Jan 302011
trellis habitat House Finch Hideaway
trellis habitat House Finch Hideaway

Trellis habitat House Finch Hideaway will support a thicket of vines.

Garden Log (what I did):

1. Completed installation of the trellis habitat, House Finch Hideaway.

You, the Habitat Gardener (reflections):

Trellis wire on center post.

Trellis wire on center post. Note the crevices in the post's wood -- great shelter for small criters willing to make the climb.

1. Today’s job was to finish the trellis habitat, House Finch Hideaway.  For previous entries re this project, see HFH — Installed Posts and HFH — Trellis Wire Installed.  To most people, this job would be a trellis installation to create back-fence privacy, period.  But for me, this project is a great opportunity to grow food for our table.  Also, the trellis will provide food and shelter for critters.  I see a thicket of perennial jasmine vines with knock-me-out fragrant flowers, a sun-basking wall of hanging fruit, subterranean crevices and water for amphibians, a ladder system of wood posts for insects and lizards, perches and nesting shelter for birds, and a rising sun backlighting enormous grape and fig leaves.

Top cross wire loosely in place (before stapled).

Top cross wire loosely in place (before stapled). Note the post's lean away from the back fence.

After laying out and attaching the top wire loop with a Gripple lock, I realized that the wire was not as tight as I wanted it to be.  The distance between the two center posts was too long.   A 5th post, a true center post, will bridge the gap and prevent the someday vegetation-laden wire from sagging in the middle.  All the better to know now that my original plan for four posts was unrealistic.  Besides we can milk this mistake.  I’ll get the most out of changing the plan by a) charging more for the job, b) installing more beautiful driftwood in the garden, and c) installing a separate animal habitat when digging the hole for the new center post.  About a) charging more — Oh well, I forgot this is an unpaid job.  About b) more driftwood — YES!!!  How better to fix a problem than to pull out the driftwood?  Better yet, the center post is a union of two pieces of driftwood.  About c) another habitat — Dano’s Great Newt Grotto is born; see my future post (I’m going to bed!).

Base of center post yet to be backfilled with rock, gravel, and soil.

Base of center post yet to be backfilled with rock, gravel, and soil.

We want Center Post to rise about a foot above the 7-foot-high top cross wire.  That one foot height over the wire will be a critter perch.  Perhaps a bird, squirrel, or a very stupid insect or lizard (wanting to be so visible) will use the lookout.  Our post is 9 and 1/2 foot long, so that does not leave too much wood to be buried below ground.  First off, give up on the one foot and settle for a 6″ perch.  Then, the post can be buried 2 feet (9.5-7.5) — way not enough for that heavy piece of tree to stay vertically suspended AND support the heaviest load of the trellis.  What to do?

Center post base (left) supporting center post pole (right).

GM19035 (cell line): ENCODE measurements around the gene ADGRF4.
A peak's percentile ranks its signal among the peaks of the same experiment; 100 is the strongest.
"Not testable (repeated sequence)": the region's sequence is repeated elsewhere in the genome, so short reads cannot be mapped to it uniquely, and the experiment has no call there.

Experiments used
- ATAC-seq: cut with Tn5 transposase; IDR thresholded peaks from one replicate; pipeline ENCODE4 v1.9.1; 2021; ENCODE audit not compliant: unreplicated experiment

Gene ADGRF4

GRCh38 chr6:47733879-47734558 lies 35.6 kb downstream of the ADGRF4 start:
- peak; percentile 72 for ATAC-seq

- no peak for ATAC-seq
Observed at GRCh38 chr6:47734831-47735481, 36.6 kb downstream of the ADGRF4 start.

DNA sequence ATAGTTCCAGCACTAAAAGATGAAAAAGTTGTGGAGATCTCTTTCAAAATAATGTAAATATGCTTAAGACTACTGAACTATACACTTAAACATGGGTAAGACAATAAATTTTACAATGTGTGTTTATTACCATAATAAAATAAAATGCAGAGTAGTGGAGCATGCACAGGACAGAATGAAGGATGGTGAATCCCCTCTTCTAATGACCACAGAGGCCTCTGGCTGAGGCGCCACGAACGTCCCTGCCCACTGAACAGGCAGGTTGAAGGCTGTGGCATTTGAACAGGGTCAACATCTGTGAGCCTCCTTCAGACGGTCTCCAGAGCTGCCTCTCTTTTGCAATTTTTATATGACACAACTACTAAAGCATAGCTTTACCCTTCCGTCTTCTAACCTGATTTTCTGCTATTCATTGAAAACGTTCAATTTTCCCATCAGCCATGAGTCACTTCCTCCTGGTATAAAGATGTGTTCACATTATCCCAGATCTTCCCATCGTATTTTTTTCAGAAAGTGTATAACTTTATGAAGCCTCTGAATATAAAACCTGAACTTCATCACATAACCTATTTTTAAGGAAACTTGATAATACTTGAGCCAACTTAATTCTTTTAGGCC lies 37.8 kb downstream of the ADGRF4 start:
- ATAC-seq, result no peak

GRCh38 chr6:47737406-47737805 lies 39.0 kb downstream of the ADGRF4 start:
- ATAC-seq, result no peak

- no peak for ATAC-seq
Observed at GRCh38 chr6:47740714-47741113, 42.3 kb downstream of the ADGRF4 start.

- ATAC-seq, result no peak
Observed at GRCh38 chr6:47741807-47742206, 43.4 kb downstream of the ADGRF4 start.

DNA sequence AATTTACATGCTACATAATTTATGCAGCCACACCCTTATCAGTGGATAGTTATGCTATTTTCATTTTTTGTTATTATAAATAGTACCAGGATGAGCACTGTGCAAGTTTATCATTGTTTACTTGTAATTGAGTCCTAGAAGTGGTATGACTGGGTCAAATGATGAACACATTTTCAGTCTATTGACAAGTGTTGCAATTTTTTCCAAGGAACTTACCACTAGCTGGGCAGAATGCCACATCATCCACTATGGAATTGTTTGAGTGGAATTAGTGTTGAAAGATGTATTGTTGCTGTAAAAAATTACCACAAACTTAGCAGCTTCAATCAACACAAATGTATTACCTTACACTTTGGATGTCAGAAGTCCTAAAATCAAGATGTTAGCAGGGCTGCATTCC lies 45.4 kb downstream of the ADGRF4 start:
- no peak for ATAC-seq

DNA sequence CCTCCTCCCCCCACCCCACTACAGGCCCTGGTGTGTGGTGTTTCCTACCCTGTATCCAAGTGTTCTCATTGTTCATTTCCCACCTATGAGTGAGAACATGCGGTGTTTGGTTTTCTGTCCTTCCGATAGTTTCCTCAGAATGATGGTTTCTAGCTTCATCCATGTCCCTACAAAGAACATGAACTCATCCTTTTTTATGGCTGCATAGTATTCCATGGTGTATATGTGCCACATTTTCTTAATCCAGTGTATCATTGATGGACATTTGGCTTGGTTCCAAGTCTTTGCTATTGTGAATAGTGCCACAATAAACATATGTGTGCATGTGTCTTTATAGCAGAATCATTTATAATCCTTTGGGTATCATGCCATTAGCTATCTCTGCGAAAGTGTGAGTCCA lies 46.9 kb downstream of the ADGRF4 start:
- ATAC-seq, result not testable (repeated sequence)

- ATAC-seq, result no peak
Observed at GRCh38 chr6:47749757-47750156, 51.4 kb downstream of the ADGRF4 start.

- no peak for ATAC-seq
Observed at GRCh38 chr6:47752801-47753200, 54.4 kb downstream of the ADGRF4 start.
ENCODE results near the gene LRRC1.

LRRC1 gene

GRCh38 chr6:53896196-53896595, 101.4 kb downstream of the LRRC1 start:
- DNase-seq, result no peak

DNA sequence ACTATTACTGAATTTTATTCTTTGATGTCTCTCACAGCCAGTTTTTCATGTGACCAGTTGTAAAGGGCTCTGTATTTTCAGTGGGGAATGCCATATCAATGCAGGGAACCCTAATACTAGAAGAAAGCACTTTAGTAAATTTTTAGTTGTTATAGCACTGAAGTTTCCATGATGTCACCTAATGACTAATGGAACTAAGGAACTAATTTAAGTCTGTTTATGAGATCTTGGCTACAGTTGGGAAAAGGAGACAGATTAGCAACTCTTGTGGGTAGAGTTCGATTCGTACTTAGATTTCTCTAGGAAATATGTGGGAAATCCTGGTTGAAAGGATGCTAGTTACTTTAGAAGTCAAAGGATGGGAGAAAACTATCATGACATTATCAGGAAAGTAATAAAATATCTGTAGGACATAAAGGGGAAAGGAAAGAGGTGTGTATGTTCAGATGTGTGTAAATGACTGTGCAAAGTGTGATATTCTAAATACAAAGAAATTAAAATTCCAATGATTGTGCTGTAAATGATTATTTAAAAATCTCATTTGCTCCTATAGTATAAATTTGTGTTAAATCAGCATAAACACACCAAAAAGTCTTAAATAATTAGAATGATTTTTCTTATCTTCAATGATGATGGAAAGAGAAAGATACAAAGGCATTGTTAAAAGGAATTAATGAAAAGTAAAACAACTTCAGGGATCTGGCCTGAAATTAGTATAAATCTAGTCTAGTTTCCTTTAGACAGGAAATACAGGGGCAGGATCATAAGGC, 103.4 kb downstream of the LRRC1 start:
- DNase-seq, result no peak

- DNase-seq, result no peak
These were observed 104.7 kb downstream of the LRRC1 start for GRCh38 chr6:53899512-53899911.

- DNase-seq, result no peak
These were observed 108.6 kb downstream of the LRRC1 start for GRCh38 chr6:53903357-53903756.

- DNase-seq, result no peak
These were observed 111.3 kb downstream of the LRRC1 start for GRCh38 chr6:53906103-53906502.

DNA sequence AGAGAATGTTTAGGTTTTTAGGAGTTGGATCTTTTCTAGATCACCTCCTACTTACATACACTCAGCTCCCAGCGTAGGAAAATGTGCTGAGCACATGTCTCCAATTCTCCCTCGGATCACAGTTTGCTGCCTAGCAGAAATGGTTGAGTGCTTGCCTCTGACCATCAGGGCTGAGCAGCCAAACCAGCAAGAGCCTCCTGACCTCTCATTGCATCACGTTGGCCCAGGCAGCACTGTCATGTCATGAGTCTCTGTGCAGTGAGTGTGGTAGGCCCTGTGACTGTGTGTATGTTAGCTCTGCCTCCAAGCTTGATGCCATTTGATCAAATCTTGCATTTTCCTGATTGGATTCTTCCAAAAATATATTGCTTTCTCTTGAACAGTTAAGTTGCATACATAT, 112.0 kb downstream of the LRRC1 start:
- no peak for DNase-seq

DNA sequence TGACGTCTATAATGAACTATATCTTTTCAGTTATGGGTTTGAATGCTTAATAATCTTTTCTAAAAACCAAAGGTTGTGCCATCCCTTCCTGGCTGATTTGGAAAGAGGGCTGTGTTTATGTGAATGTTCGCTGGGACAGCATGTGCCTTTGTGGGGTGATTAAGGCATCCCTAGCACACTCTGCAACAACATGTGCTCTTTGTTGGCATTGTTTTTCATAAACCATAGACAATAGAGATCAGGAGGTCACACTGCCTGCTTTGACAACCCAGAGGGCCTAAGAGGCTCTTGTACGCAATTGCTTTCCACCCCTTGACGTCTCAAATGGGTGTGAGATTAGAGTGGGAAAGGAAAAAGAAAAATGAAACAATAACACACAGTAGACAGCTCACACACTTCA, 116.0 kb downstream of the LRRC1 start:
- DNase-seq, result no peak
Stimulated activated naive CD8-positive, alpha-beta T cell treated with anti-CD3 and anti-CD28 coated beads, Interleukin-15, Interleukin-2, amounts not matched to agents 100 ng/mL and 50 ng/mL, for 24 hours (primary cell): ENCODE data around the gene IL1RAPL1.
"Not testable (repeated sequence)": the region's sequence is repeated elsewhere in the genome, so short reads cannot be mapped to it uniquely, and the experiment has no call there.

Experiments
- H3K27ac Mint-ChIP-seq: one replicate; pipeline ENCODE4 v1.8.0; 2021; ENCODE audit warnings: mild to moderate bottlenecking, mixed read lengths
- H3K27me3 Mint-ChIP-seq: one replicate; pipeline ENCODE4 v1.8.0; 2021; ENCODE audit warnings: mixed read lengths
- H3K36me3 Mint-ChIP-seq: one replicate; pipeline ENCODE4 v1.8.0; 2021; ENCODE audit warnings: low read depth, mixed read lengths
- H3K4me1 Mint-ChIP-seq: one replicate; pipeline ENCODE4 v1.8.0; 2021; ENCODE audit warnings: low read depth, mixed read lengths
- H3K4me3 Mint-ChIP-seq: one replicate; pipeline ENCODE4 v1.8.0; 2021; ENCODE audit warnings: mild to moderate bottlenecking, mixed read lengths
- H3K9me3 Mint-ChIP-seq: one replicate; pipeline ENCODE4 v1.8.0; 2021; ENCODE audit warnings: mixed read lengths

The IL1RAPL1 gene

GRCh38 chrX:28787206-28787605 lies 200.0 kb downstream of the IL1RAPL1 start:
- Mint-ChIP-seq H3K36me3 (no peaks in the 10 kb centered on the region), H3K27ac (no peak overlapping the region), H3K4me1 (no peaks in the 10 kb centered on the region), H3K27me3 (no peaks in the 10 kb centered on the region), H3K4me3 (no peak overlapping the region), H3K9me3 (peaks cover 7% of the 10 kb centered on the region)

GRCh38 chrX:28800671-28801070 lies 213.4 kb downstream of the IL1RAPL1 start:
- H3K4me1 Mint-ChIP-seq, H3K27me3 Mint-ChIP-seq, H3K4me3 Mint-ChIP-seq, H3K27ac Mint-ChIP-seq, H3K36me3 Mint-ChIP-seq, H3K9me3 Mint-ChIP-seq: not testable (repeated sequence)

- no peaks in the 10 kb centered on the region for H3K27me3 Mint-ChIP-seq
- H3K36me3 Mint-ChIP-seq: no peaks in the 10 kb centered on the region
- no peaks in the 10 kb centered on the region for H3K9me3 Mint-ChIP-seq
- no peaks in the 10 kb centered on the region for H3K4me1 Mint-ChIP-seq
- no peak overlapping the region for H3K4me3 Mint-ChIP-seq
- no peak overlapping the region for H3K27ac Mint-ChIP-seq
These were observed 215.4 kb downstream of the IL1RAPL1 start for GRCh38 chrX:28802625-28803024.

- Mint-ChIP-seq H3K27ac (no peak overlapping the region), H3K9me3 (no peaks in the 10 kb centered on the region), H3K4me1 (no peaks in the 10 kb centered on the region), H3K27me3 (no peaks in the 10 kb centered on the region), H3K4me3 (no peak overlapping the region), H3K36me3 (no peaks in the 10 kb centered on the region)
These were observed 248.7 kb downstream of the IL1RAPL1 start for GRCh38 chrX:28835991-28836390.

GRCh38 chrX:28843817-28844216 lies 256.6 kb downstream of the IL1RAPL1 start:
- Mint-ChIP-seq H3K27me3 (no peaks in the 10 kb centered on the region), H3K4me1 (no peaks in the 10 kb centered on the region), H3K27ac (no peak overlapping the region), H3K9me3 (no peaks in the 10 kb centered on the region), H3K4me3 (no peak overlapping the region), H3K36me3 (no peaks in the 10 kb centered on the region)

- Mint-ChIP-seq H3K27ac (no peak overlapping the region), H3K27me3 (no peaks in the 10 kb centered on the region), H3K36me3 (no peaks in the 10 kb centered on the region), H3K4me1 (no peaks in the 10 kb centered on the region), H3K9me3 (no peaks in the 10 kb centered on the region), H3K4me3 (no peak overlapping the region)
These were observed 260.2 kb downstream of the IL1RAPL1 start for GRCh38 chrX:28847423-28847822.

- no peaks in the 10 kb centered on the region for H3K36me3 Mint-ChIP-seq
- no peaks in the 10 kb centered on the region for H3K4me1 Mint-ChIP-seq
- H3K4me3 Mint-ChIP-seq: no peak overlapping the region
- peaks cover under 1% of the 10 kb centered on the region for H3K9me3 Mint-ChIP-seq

Center post base (left) supporting center post pole (right). Note the available critter shelter between the two pieces of wood.

Another piece of driftwood comes to the rescue.  The second piece of wood to become Center Post is a glorious redwood root section.  Being of redwood root stock, it is extremely dense, insect resistant and strong.  That piece is dug into the ground about 5 feet and snugly holds up the center post pole.   In fact, the base piece perfectly cradles the post piece, making a perfect lean forward away from the fence.  Perhaps that lean away from the fence will keep the someday rotting posts from crashing through the back fence.  Fences make good neighbors AND busting up the fence between you and your neighbor makes for trouble.  Therefore, the heavy and strong Center Post has a slight lean away from the back fence.

grape cuttings at left end post

Grape cuttings at left end post. The small "wood chip" pieces of grape vine will make friendly mulch for the soon-to-thrive vines.

Plenty of rocks were used to fill in Center Posts’ hole.  The rocks will better pack around the wood posts because they will not compress like soil fill does.  Also, the rocks and gravel will help the posts stay dryer in the ground, which will slow down their rotting.  Not only will water filter through the gravel better than soil, but also the rocks and gravel will not retain moisture like soil or clay does.  Less water retained means dryer posts.  I also like the use of the larger rocks because cavities will be created around them during the natural settling process (of the soil, gravel, and rocks).  Those cavities will shelter critters.

Compost soil was used to fill in the remaining post bases and grape cuttings were planted at the base of a couple of posts.  The Center Post’s habitat, Dano’s Great Newt Grotto, incorporated a healthy transplanted jasmine vine rootball and short vine strands.  Those short vine strands will quickly thrive and climb up the waiting stake, to the Center Post, and then off in both directions along the cross wires.  Short stake “fences” were made around a couple of the post planting to keep foot traffic from destroying the plants.  The planted cuttings were then mulched with old straw to protect the soil from heavy rain.